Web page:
Theatre, Opera and Musicals

Theater im Hafen specializes in musicals, such as The Lion King, which opened in 2001, and still playing as of 2015. Next to it, the Theater an der Elbe under construction. Both are accessible by ferries from the northern bank of Elbe.

Hamburg has an opera house, venues where classical music is performed and many theaters. The city offers a number of different musicals, as well as other music events. Most of these venues are located either in the central or the eastern parts of the city. If you prefer less formal venues, head to St. Pauli.


Note that all musicals are in German language, regardless of their origin. If you're still interested, make sure to buy tickets early, many shows are sold-out. But, midweek there is a good chance that you will be able to buy last minute tickets at a highly discounted price of €40 regardless of price category, age, or occupation.



Fish Market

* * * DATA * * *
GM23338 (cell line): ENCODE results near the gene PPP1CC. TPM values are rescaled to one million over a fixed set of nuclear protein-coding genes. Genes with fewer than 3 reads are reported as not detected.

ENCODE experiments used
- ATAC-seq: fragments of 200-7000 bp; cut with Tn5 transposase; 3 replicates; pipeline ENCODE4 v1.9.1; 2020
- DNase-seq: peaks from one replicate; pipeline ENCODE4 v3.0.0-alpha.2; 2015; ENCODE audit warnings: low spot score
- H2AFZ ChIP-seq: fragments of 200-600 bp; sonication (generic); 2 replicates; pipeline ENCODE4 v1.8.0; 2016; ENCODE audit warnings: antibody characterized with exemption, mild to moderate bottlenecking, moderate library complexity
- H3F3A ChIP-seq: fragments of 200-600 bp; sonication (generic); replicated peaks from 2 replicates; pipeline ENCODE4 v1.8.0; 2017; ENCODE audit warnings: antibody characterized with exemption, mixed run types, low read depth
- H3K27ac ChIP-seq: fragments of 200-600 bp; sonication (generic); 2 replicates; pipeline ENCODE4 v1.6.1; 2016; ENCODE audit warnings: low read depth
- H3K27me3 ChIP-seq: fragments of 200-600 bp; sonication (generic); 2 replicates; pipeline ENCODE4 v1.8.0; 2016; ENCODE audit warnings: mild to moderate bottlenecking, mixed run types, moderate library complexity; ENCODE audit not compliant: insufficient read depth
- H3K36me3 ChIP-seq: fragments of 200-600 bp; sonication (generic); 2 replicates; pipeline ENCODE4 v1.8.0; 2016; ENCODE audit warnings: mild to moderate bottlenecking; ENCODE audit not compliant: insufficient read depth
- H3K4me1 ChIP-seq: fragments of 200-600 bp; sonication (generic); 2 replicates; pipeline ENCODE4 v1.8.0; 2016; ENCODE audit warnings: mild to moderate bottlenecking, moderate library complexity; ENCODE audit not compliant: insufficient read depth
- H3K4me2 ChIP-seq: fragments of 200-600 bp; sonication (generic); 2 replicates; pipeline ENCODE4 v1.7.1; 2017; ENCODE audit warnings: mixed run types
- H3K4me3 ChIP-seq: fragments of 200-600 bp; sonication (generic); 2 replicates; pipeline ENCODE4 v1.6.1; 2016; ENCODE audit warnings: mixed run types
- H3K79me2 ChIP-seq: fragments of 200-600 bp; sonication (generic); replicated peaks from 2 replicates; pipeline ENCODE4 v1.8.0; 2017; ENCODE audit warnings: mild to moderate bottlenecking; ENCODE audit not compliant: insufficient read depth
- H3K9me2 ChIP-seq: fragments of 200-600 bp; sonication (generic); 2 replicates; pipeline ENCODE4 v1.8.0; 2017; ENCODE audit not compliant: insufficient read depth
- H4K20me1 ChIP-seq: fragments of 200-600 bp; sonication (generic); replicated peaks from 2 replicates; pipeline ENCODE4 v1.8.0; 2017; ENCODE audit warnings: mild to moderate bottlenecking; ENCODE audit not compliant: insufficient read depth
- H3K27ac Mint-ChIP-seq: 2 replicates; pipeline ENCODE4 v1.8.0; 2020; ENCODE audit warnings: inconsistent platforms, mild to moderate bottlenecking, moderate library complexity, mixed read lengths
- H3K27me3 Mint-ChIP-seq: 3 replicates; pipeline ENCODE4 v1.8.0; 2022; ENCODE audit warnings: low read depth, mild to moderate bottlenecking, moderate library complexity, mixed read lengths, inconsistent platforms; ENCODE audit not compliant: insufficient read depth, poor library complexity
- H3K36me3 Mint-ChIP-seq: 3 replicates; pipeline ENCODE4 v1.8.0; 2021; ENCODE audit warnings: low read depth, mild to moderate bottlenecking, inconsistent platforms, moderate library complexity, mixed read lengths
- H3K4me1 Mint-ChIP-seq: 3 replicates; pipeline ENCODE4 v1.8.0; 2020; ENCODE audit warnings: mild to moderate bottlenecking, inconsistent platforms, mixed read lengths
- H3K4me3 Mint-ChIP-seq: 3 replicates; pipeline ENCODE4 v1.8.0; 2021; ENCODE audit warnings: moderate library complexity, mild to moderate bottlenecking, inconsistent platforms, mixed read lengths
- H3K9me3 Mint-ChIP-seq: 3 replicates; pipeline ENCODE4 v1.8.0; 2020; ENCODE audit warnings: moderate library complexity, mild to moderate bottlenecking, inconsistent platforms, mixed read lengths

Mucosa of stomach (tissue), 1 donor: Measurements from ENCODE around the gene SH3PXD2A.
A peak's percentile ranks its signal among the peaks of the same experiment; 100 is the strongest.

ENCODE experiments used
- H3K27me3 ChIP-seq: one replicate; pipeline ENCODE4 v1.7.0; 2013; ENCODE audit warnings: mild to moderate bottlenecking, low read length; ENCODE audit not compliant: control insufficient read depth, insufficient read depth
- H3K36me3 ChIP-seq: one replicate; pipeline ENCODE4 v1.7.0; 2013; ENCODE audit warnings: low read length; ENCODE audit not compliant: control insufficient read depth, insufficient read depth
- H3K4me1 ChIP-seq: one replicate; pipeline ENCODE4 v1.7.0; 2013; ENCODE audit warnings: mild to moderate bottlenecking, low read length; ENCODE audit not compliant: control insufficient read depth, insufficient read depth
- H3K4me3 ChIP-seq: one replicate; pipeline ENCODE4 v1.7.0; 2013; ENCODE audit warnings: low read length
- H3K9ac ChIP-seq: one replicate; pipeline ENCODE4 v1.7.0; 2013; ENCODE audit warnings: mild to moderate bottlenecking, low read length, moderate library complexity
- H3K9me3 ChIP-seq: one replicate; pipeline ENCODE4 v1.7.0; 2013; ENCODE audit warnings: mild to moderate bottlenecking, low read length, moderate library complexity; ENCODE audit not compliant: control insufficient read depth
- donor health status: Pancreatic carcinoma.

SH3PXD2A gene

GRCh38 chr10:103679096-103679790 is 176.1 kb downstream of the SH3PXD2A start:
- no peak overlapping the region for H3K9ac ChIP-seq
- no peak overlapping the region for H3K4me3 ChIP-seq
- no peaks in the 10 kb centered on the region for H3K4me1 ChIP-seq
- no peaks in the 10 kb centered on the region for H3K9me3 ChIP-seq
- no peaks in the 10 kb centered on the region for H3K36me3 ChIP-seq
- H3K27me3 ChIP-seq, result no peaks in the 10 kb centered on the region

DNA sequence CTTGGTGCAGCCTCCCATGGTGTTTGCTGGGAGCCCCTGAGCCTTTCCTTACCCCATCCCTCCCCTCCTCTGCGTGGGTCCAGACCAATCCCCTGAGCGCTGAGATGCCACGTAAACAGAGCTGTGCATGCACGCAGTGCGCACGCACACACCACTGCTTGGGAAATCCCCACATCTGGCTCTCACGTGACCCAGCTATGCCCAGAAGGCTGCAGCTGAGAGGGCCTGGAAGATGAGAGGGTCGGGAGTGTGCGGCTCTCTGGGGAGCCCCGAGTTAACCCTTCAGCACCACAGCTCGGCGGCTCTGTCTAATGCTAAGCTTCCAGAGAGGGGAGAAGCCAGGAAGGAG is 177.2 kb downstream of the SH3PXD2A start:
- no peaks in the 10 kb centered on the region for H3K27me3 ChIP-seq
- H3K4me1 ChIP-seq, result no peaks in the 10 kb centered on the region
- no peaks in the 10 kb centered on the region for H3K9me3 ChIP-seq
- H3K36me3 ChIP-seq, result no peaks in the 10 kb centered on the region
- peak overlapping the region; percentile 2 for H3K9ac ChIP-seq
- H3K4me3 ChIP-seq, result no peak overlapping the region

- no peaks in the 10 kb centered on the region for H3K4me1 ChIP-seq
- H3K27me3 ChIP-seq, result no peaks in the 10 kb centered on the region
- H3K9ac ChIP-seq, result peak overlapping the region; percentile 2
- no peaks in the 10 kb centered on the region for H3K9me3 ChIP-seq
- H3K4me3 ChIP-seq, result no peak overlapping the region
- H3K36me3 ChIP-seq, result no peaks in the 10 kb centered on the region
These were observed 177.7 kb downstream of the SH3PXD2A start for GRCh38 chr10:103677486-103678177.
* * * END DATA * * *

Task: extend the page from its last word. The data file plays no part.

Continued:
Port Anniversar 2013 with ship "Mein Schiff"

Street parties

Watch out for neighbourhood and street parties during summertime. Some of the biggest are:

Street parades


The Hamburg City Beach Club, complete with palm trees, deck chairs, umbrellas and a view of the port and huge container ships

There are a number of small beaches on the North side of the Elbe river between Övelgönne and Blankenese. Even though not common, it is safe to swim in the Elbe there (if you don't swim out too far). You may have a barbecue there in the evenings, as long as you bring a grill and clean up after yourself. Watch out for surprisingly large waves created by large ships passing by and stay clear at least 50m of any structure in or reaching into the water! See Stay Safe below!

In addition, there are a usually number of commercial beach clubs during the summer, usually between Fischmarkt and Övelgönne. Other than the name might indicate, these are bars open to the public.

The best way to come to the most popular beach is to take the harbour-ferry bus from the Landungsbrücken station to Neumühlen/Övelgönne.